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U.S. JUDGE SAYS EVIDENCE CASTS DOUBT ON IDENTITY OF NAZI GUARD

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Evidence from the former Soviet Union casts doubt on whether John Demjanjuk is "Ivan the Terrible," a Nazi guard who executed Jews at the infamous Treblinka death camp, said a judge who investigated the case.

But U.S. District Judge Thomas A. Wiseman Jr. upheld Demjan-juk's 1986 deportation to Israel. Wiseman said evidence supports allegations that Demjanjuk served at the Trawniki camp in Poland, where the Nazis trained death camp guards.Former guards at Treblinka and others have identified a man named Ivan Marchenko as "Ivan the Terrible," Wiseman said.

Demjanjuk, 72, is a Ukrainian who came to the United States in 1952 and settled in suburban Cleveland. He was convicted in 1988 in Israel of war crimes and sentenced to death. He has appealed the conviction.

According to Israeli news reports, the Israeli Supreme Court is to rule on his appeal in mid-July.

Ed Nishnic, Demjanjuk's son-in-law, said Demjanjuk's family was encouraged by Wiseman's report on Wednesday.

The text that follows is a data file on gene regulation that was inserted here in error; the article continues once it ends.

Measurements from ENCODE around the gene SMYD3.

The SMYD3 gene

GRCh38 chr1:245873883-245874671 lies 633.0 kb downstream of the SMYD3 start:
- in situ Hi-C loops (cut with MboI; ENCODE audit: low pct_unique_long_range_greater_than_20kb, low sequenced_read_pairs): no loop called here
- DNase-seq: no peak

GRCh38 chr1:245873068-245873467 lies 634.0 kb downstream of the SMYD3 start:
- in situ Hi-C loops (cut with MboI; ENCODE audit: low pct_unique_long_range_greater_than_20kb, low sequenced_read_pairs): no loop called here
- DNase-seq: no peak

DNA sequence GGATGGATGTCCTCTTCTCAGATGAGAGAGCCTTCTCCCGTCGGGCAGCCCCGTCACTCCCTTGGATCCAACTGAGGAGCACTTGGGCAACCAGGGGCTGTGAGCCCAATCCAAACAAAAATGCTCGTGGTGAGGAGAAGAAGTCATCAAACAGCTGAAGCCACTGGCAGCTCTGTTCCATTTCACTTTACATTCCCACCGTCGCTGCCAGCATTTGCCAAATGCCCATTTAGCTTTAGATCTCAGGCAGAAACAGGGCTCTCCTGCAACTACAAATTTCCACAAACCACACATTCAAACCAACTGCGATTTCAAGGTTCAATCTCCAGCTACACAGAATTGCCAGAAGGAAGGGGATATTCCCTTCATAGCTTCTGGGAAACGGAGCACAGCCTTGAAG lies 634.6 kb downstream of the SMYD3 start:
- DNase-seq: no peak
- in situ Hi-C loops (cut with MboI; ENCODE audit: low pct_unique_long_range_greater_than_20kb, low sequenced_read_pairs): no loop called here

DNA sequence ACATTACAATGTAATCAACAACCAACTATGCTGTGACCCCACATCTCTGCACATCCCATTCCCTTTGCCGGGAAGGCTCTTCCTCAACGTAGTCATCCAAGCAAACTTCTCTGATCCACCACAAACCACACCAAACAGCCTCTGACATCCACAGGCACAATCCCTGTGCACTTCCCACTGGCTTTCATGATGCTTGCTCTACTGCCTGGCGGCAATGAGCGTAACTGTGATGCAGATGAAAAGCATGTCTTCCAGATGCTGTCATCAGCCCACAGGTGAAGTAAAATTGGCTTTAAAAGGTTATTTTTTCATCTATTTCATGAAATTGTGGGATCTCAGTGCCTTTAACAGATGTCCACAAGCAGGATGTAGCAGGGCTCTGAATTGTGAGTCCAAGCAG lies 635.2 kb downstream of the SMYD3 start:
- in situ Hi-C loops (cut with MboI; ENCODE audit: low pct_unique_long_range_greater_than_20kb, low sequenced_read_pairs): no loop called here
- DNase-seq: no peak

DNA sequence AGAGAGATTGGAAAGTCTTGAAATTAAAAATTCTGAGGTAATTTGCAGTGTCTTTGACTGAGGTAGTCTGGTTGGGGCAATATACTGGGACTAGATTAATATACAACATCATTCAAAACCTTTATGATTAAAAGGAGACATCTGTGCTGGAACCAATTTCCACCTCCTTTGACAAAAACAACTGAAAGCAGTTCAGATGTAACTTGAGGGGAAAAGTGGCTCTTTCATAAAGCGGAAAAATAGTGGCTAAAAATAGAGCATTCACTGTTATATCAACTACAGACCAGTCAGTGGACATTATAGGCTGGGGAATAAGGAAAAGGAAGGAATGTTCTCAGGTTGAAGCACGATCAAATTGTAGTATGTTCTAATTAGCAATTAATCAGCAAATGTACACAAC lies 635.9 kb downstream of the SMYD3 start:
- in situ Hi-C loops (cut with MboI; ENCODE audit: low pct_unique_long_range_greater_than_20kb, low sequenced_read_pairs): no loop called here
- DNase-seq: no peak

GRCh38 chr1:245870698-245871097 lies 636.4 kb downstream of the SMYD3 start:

"This is the first time in 16 years that anyone other than the family has even suggested that there's considerable doubt that Mr. Demjanjuk is Ivan the Terrible," Nishnic said.

The 6th U.S. Circuit Court of Appeals reopened the case in June 1992, after it had refused to block Demjanjuk's extradition to Israel.

Three appeals judges concerned about reports that Demjanjuk might not be the right man appointed Wiseman, of Nashville, Tenn., as special master to investigate whether the Justice Department withheld evidence that could have been used to defend Dem-jan-juk.

Wiseman's 10-month investigation concluded that government prosecutors withheld some information or provided some misleading evidence to Demjanjuk's defense and the federal courts.